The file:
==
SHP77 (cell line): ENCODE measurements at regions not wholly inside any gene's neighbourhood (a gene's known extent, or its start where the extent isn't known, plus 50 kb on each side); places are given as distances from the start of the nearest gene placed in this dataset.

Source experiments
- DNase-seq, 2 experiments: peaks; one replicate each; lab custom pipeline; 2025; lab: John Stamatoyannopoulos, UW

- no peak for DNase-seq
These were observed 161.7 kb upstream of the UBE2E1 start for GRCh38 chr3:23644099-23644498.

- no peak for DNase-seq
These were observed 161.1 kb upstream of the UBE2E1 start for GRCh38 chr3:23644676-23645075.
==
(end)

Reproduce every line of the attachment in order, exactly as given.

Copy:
SHP77 (cell line): ENCODE measurements at regions not wholly inside any gene's neighbourhood (a gene's known extent, or its start where the extent isn't known, plus 50 kb on each side); places are given as distances from the start of the nearest gene placed in this dataset.

Source experiments
- DNase-seq, 2 experiments: peaks; one replicate each; lab custom pipeline; 2025; lab: John Stamatoyannopoulos, UW

- no peak for DNase-seq
These were observed 161.7 kb upstream of the UBE2E1 start for GRCh38 chr3:23644099-23644498.

- no peak for DNase-seq
These were observed 161.1 kb upstream of the UBE2E1 start for GRCh38 chr3:23644676-23645075.